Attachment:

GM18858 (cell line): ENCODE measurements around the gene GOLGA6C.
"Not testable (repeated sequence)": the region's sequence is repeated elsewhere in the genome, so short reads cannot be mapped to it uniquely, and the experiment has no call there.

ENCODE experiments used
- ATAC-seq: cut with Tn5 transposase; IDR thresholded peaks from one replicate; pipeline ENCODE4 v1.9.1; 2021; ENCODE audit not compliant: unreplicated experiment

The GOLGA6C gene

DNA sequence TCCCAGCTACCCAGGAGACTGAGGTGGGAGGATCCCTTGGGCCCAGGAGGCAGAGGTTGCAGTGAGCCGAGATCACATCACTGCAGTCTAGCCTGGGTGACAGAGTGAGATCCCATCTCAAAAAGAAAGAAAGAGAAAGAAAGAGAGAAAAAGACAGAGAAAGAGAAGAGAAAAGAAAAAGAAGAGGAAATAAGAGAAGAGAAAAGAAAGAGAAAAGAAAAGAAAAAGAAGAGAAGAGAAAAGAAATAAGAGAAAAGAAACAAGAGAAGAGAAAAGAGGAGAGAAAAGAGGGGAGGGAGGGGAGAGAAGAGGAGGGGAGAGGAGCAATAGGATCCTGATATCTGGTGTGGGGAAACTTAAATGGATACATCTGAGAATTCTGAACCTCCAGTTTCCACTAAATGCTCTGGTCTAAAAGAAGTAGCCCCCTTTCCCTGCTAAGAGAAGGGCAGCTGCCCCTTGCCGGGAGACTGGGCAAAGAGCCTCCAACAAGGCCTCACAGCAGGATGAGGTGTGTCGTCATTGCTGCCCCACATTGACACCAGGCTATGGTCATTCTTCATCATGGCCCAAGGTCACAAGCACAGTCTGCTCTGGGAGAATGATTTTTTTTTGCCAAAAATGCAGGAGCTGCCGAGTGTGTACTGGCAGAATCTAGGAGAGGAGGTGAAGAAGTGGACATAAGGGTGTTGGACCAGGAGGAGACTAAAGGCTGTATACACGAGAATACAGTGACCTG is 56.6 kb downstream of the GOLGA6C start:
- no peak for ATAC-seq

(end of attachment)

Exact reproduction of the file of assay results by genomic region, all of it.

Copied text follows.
GM18858 (cell line): ENCODE measurements around the gene GOLGA6C.
"Not testable (repeated sequence)": the region's sequence is repeated elsewhere in the genome, so short reads cannot be mapped to it uniquely, and the experiment has no call there.

ENCODE experiments used
- ATAC-seq: cut with Tn5 transposase; IDR thresholded peaks from one replicate; pipeline ENCODE4 v1.9.1; 2021; ENCODE audit not compliant: unreplicated experiment

The GOLGA6C gene

DNA sequence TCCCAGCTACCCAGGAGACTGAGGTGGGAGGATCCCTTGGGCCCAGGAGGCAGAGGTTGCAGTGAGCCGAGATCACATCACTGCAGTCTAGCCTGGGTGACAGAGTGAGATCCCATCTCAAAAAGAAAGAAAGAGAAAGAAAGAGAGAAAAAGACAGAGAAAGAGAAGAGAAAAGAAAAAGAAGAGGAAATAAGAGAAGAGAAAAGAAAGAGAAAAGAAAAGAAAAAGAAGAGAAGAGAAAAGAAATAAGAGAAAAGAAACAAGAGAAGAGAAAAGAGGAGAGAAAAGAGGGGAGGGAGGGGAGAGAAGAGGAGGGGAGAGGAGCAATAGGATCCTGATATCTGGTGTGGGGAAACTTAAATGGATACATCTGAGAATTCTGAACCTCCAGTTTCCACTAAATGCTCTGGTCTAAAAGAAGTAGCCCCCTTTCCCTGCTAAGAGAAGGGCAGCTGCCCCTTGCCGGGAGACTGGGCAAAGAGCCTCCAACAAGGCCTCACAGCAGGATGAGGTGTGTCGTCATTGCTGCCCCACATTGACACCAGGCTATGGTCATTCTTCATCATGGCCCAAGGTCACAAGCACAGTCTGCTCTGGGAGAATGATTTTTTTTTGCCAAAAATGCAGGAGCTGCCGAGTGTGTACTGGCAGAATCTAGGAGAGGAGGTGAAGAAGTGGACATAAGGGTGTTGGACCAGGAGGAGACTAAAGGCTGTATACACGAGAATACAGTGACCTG is 56.6 kb downstream of the GOLGA6C start:
- no peak for ATAC-seq